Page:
En introduktion til GNOME-bokse (virtualisering) på Linux
GNOME bokse er et system virtualisering program, der er en kerne del af GNOME desktop miljø. Baseret på QEMU-maskinemulatoren giver den en forenklet og brugervenlig tilgang til hele OS-virtualiseringsideen. Dette indlæg er kun en introduktion til dens evner og en erklæring om, at den endelig fungerer i andre distributioner udover Fedora.
Once you launch Boxes, you are greeted with a message to press the “New” button to add a new system. Doing so will let the application quickly search in your home folder to find any supported image files. You may either select from the list, navigate your disk, or even insert a URL address.
Next, we can customize the disk size that we will allocate to the new virtual machine as well as the size of the RAM that will be dedicated to it while it is active. This can be changed at any time the particular box isn’t active, but on the bad side, we can’t choose a destination/disk location yet.
When these options are set, press the “Create” button on the top right and let the machine do its thing. At this time, you can click on the options button on the top right again and force a shutdown or pause the box.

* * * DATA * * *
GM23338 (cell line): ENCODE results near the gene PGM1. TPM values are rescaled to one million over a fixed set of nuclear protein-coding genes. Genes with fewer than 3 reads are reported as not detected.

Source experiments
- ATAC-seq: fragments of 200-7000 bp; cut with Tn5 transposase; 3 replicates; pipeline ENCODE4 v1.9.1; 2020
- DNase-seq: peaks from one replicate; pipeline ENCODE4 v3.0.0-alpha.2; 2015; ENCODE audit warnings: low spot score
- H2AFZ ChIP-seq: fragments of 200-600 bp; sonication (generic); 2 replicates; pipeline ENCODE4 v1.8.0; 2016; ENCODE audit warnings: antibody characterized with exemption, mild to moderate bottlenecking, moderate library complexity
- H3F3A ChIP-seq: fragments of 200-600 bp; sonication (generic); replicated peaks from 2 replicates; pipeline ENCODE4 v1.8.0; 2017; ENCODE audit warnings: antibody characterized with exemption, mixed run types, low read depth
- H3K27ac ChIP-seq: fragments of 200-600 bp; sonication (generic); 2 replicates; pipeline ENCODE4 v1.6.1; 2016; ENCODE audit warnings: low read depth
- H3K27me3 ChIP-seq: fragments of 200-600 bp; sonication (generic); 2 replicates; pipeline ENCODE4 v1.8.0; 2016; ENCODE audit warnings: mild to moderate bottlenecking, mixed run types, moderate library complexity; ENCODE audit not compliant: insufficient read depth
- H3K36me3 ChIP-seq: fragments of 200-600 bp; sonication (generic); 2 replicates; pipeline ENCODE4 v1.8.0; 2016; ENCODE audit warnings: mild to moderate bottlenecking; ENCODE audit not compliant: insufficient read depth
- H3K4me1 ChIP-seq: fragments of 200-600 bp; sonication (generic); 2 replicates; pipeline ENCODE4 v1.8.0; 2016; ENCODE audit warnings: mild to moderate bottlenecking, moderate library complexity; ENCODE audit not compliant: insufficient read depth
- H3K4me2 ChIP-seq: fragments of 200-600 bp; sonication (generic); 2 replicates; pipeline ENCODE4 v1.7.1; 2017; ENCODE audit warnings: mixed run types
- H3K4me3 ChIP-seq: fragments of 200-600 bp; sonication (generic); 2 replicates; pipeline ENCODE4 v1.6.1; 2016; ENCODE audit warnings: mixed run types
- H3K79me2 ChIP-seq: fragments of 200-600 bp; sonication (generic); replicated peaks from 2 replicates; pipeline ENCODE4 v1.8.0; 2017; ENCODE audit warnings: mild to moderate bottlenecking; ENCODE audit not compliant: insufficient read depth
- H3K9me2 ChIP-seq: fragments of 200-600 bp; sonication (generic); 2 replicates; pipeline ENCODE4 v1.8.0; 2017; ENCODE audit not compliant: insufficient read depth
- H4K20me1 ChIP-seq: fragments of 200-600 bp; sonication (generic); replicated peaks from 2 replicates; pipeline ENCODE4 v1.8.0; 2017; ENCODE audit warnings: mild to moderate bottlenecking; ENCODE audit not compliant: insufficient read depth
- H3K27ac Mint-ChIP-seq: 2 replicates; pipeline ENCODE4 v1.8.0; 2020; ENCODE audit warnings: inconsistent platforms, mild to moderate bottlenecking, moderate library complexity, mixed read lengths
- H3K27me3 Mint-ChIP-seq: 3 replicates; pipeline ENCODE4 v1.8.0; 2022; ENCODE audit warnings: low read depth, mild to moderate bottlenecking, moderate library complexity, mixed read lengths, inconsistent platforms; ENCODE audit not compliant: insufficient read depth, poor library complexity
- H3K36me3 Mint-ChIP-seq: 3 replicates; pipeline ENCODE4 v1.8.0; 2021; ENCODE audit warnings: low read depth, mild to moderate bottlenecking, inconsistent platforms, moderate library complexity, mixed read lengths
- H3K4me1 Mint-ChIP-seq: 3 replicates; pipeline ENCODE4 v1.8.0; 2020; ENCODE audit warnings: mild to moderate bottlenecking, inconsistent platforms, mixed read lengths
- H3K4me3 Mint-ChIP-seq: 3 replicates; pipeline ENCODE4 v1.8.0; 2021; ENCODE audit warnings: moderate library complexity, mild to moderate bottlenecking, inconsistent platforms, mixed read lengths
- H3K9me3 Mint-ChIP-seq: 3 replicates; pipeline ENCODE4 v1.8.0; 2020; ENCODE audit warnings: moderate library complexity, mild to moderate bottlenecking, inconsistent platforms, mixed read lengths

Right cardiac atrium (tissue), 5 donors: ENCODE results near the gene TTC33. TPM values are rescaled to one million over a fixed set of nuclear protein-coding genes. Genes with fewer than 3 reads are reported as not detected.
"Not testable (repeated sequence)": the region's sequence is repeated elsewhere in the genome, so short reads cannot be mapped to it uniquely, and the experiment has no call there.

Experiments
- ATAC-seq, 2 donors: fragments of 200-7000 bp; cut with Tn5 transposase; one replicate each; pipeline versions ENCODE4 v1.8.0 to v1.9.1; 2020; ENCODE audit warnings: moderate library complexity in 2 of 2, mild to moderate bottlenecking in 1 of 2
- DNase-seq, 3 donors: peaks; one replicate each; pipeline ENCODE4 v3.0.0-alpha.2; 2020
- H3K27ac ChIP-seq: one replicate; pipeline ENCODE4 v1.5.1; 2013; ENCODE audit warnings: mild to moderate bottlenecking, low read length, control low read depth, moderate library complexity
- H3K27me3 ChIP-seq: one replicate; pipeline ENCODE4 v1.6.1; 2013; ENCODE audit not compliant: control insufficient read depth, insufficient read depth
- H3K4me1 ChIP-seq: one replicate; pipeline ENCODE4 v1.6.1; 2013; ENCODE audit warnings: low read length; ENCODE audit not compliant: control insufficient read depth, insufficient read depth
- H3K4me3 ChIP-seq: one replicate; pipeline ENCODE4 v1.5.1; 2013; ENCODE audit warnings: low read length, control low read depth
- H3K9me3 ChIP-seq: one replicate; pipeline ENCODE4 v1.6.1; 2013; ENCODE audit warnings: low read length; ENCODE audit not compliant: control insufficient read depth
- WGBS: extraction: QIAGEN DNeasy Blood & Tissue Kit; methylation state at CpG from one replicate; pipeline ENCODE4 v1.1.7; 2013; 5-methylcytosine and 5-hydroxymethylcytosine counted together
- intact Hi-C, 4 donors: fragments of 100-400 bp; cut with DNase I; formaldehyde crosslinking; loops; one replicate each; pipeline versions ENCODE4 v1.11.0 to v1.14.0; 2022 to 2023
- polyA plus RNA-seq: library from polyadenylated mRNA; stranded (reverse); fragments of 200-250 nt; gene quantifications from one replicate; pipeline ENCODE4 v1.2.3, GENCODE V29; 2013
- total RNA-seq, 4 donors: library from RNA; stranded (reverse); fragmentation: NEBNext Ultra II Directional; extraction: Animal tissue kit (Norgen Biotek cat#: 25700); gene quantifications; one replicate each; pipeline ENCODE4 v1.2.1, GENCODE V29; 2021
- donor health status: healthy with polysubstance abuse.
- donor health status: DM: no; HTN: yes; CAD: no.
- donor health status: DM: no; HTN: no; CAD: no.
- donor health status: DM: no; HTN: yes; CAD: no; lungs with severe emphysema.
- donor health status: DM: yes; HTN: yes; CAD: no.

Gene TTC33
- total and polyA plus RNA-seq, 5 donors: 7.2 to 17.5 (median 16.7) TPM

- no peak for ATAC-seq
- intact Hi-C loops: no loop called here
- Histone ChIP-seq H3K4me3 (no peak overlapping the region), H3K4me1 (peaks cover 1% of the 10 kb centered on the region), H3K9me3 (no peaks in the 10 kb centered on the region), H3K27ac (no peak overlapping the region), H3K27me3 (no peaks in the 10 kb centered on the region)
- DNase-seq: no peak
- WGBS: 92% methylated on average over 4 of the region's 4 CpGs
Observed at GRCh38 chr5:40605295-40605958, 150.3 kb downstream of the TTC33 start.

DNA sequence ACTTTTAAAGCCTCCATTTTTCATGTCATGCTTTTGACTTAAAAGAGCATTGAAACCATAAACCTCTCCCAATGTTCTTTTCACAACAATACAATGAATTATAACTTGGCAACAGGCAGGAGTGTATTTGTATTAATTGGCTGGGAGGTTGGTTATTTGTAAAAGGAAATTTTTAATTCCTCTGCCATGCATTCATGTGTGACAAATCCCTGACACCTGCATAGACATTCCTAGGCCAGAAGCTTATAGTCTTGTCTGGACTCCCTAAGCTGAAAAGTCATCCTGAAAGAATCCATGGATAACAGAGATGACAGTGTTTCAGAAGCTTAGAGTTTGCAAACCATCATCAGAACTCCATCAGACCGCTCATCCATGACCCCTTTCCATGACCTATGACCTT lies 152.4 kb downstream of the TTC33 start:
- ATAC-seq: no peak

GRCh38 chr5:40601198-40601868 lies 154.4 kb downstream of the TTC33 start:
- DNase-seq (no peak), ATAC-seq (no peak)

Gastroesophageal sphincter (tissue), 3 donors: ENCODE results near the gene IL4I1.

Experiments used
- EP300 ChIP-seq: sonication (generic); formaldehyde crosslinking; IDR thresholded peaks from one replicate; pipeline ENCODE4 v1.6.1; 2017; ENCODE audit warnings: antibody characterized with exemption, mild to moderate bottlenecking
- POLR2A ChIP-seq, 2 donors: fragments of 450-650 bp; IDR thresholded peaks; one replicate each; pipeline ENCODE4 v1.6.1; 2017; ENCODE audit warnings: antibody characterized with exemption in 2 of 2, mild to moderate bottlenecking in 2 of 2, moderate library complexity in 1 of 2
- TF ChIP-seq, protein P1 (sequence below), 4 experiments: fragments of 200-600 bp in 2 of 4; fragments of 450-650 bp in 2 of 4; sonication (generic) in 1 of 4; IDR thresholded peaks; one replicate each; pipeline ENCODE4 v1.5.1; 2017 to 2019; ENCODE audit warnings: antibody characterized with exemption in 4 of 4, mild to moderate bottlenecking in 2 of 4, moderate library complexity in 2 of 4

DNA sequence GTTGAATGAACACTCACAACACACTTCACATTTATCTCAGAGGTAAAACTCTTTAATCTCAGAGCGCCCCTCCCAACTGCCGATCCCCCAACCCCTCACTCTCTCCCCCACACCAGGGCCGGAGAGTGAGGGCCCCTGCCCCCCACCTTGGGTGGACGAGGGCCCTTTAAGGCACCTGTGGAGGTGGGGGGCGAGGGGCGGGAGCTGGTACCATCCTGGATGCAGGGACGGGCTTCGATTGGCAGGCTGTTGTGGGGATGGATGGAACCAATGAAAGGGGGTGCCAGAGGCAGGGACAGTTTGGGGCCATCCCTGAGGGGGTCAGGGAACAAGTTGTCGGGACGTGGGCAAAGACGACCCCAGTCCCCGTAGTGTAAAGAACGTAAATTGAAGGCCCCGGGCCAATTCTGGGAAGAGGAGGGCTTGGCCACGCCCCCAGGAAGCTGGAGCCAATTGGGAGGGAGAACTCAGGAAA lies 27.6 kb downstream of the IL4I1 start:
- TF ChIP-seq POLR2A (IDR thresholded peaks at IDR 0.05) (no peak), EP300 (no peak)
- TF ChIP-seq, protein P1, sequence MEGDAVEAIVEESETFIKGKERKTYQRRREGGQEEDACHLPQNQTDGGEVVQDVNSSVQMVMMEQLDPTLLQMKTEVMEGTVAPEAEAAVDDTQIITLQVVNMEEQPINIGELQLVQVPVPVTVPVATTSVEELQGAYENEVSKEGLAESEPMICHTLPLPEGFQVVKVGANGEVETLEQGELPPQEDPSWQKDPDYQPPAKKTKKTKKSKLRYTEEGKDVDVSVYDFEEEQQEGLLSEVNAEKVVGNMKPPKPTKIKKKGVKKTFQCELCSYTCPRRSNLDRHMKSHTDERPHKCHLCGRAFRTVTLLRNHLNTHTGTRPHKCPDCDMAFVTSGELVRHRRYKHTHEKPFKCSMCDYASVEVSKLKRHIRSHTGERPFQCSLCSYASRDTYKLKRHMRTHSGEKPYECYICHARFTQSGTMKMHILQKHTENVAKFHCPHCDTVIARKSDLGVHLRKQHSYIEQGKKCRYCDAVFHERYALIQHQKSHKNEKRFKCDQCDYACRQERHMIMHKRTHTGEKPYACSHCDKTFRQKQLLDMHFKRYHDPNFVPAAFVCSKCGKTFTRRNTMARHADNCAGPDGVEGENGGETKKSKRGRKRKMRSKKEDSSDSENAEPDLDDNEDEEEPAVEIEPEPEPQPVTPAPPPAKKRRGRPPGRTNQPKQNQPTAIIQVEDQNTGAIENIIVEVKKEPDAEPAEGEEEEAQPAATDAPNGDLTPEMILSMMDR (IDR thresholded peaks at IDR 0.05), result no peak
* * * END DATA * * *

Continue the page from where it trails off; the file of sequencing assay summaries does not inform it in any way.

Selecting the “Properties” option will let us look into the basic operational details of the active box. For example, we can see the CPU usage, the network traffic, and the available USB devices.
Vi kan også til enhver tid skabe et øjebliksbillede og huske det for at bringe maskinen tilbage til den gemte tilstand til enhver tid i fremtiden.
Finally, we can go back to the overview menu and see the boxes as thumbnails. By right-clicking on a box, we get a set of options like shutting down the machine or pausing it, and even making the selected box a “favorite”.
That basically sums up the GNOME Boxes abilities. It is a simple virtualization app that is aimed at those who just want to quickly take a look at a system without fiddling with too many options and choices. It is not a highly sophisticated solution like Oracle’s Vbox, or VMWare, but I believe it has a place in our systems thanks to its simplicity and user friendliness. The upcoming version 3.22 will be in the same context, bringing subtle performance improvements, better concurrent notifications handling, and stricter validation of SPICE URLs. Give Boxes a try, and see how you like it.